The Words of God and the Word of God (Part III)

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January 29, 2020

John 1:14-18 (NIV)

14 The Word became flesh and made his dwelling among us. We have seen his glory, the glory of the one and only Son, who came from the Father, full of grace and truth.

15 (John testified concerning him. He cried out, saying, “This is the one I spoke about when I said, ‘He who comes after me has surpassed me because he was before me.’”) 16 Out of his fullness we have all received grace in place of grace already given. 17 For the law was given through Moses; grace and truth came through Jesus Christ. 18 No one has ever seen God, but the one and only Son, who is himself God and is in closest relationship with the Father, has made him known.

CONSIDER THIS

It is impossible to overestimate revolutionary impact of these four words. 

The Word became flesh …

The eternal Word of God, the pre-existent Son of God, the second person of the Trinity became a human being. The uncreated Creator became a begotten creature; conceived by the Holy Spirit, fully God, born of the Virgin Mary, fully human. 

The Word became flesh …

Let’s return to this cosmic creed Paul gave to the Colossians:

For God was pleased to have all his fullness dwell in him, 20 and through him to reconcile to himself all things, whether things on earth or things in heaven, by making peace through his blood, shed on the cross. (Colossians 1:19-20)

Because of the enormous gravity of v.20 and its immediate impact on our lives, we can tend to miss the miraculous implications of v.19. For God was pleased to have all his fullness dwell in him. Say that aloud. For God was pleased to have all his fullness dwell in him. They amplify the four words with which we began: The Word became flesh. 

All the energy over the last hundred years or so has gone into leading people to believe in Jesus, the importance of which I do not wish to diminish. The trouble is we have settled into a transactional understanding of the Jesus and the gospel. To be sure, there is a transactional dimension—his righteousness for our sin, his suffering for our salvation, his death for our life. John 3:16 couldn’t be more clear: For God so loved the world that he gave his one and only Son, that whoever believes in him shall not perish but have eternal life. 

The gospel has a transactional dimension but the minute the gospel is reduced to a transaction is the minute it becomes something less than the gospel. Notice also the thrust of John 1:12 couldn’t be more clear: Yet to all who did receive him, to those who believed in his name, he gave the right to become children of God[.]

We have focused on the “eternal” part and neglected the “life” part. We have emphasized believing and short-sold becoming. We have championed getting people into heaven while forgetting about getting heaven into people. The gospel of Jesus Christ is not a transaction. It is an invitation to the kind of transformation that leads to a transcendent life—the glorious spectacle of real holiness.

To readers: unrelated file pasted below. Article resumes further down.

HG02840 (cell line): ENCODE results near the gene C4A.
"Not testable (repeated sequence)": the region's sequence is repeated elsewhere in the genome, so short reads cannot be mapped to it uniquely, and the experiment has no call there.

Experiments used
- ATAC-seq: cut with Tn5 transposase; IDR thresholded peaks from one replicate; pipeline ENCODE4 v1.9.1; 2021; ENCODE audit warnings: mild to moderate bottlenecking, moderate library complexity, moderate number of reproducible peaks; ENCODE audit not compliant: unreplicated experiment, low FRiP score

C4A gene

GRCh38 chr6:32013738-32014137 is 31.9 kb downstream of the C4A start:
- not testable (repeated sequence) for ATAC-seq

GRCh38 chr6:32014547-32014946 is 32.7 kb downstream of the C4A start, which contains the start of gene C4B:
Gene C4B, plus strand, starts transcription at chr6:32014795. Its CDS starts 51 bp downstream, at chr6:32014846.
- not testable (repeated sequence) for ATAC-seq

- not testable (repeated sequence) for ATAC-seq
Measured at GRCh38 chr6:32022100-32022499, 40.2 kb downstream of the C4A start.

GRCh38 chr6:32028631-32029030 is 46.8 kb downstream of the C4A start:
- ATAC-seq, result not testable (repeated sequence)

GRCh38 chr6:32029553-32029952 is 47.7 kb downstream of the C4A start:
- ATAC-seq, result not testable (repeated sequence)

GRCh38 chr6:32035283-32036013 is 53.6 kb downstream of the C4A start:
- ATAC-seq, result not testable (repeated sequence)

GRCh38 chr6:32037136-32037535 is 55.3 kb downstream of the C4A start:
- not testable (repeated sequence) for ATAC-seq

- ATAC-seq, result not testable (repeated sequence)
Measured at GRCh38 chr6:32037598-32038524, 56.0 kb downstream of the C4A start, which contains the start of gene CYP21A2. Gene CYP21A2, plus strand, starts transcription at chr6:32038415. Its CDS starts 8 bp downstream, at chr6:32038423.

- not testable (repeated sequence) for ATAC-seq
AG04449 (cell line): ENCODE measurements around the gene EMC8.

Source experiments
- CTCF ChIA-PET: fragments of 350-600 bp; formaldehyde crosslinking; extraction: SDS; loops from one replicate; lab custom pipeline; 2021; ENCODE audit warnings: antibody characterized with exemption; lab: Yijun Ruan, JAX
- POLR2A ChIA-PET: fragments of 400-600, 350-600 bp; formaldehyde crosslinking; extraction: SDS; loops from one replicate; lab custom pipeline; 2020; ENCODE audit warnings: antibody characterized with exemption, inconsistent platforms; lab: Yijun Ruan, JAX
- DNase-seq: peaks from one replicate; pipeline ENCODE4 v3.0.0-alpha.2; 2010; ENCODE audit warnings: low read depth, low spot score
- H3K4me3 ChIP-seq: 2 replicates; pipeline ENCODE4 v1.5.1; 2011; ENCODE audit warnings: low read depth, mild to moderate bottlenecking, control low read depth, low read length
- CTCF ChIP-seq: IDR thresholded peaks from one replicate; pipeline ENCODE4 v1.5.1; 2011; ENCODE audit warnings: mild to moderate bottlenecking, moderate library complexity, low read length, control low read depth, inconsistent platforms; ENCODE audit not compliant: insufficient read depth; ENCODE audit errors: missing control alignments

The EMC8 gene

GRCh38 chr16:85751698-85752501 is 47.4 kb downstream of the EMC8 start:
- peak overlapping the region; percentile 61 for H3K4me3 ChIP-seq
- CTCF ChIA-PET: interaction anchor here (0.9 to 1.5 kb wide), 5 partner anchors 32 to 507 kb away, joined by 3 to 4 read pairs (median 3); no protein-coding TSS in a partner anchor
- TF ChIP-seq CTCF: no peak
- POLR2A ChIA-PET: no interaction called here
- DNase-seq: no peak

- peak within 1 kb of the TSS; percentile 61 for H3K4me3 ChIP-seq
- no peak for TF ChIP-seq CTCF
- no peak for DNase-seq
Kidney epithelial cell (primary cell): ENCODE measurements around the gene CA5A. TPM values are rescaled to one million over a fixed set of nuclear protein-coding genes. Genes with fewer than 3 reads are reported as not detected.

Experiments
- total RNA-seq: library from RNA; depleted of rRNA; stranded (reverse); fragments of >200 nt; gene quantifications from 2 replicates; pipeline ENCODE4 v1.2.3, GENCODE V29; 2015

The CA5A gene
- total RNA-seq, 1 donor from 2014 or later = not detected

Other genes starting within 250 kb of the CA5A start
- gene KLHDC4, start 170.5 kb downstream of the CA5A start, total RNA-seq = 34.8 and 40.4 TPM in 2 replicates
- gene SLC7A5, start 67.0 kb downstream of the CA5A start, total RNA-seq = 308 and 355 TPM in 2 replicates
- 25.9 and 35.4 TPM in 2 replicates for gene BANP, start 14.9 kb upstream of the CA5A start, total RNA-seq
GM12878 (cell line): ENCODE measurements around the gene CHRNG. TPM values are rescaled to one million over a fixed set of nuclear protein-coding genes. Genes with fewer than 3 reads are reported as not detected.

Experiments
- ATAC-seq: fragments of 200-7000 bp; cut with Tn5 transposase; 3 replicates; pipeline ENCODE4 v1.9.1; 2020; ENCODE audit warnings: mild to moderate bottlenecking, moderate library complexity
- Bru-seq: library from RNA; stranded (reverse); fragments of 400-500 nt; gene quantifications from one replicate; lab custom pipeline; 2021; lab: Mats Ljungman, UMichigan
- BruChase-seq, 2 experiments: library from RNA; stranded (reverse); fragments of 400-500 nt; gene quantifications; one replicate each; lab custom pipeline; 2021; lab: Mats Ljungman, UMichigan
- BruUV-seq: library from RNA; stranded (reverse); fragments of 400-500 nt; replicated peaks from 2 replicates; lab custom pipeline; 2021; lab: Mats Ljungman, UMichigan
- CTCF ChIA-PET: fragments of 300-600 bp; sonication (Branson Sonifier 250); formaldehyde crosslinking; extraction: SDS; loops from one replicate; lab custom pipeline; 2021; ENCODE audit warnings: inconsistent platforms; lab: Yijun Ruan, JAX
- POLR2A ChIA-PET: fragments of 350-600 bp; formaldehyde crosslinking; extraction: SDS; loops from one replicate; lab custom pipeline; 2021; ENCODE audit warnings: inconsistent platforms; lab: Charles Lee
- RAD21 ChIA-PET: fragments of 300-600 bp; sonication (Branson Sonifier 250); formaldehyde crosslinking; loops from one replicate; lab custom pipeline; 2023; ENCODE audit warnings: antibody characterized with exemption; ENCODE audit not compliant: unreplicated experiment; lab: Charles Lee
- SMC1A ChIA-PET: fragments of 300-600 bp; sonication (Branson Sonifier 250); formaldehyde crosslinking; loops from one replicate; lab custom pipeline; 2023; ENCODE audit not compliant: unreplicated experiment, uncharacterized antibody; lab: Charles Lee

The Word became flesh and made his dwelling among us.

This is so in order that the Word might become flesh in our own lives and communities. Watch how Paul weaves this same story with the Colossians:

I have become its servant by the commission God gave me to present to you the word of God in its fullness— 26 the mystery that has been kept hidden for ages and generations, but is now disclosed to the Lord’s people. 27 To them God has chosen to make known among the Gentiles the glorious riches of this mystery, which is Christ in you, the hope of glory. (Colossians 1:25-27)

The eternal Word of God, Jesus Christ, in you—in me—for others, this is the gospel. This is the word of God in its fullness. This is the transformation that leads to transcendence; a life of beholding the Son of God which becomes a life in which the Son of God can be received, believed, and beheld by others. This is how the glory of God is revealed. 

14 The Word became flesh and made his dwelling among us. We have seen his glory, the glory of the one and only Son, who came from the Father, full of grace and truth.

First Word. Last Word. God’s Word.

THE PRAYER

Father, thank you for your Word, which endures forever. Thank you for these four words that changed everything: The Word became flesh. This is such good news. And I know that as this same Word of God dwells in me I too become good news. Transcend my flesh with the glory of your presence that my ordinary life may become a place for your extraordinary love. Forgive me for settling for anything less. I pray in the name of your Son, Jesus. Amen.  

THE QUESTION

Do you believe it is possible for the Word to become flesh in your life? Why or why not? Think of a time when you have experienced this? How might you experience this more? 

For the Awakening,
J.D. Walt
Sower-in-Chief
seedbed.com

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